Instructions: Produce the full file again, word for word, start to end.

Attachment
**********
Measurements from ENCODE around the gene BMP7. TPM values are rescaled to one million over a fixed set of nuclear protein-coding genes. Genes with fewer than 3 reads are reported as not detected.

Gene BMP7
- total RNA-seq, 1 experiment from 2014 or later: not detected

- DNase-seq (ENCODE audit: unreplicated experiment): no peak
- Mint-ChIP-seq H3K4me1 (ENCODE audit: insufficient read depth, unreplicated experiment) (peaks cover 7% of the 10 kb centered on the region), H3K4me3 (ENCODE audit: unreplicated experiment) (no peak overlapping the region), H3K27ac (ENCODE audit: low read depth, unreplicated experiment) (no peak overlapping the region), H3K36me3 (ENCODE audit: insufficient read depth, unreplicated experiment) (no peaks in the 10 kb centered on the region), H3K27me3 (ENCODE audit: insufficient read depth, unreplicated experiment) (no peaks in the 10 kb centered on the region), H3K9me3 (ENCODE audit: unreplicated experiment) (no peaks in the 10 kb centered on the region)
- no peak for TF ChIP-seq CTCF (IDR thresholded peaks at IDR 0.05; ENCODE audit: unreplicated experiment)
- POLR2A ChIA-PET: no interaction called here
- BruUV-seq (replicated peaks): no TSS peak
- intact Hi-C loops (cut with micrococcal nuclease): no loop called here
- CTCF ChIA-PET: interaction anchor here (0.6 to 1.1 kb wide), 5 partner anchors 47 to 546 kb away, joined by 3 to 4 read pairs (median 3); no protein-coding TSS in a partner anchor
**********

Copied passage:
Measurements from ENCODE around the gene BMP7. TPM values are rescaled to one million over a fixed set of nuclear protein-coding genes. Genes with fewer than 3 reads are reported as not detected.

Gene BMP7
- total RNA-seq, 1 experiment from 2014 or later: not detected

- DNase-seq (ENCODE audit: unreplicated experiment): no peak
- Mint-ChIP-seq H3K4me1 (ENCODE audit: insufficient read depth, unreplicated experiment) (peaks cover 7% of the 10 kb centered on the region), H3K4me3 (ENCODE audit: unreplicated experiment) (no peak overlapping the region), H3K27ac (ENCODE audit: low read depth, unreplicated experiment) (no peak overlapping the region), H3K36me3 (ENCODE audit: insufficient read depth, unreplicated experiment) (no peaks in the 10 kb centered on the region), H3K27me3 (ENCODE audit: insufficient read depth, unreplicated experiment) (no peaks in the 10 kb centered on the region), H3K9me3 (ENCODE audit: unreplicated experiment) (no peaks in the 10 kb centered on the region)
- no peak for TF ChIP-seq CTCF (IDR thresholded peaks at IDR 0.05; ENCODE audit: unreplicated experiment)
- POLR2A ChIA-PET: no interaction called here
- BruUV-seq (replicated peaks): no TSS peak
- intact Hi-C loops (cut with micrococcal nuclease): no loop called here
- CTCF ChIA-PET: interaction anchor here (0.6 to 1.1 kb wide), 5 partner anchors 47 to 546 kb away, joined by 3 to 4 read pairs (median 3); no protein-coding TSS in a partner anchor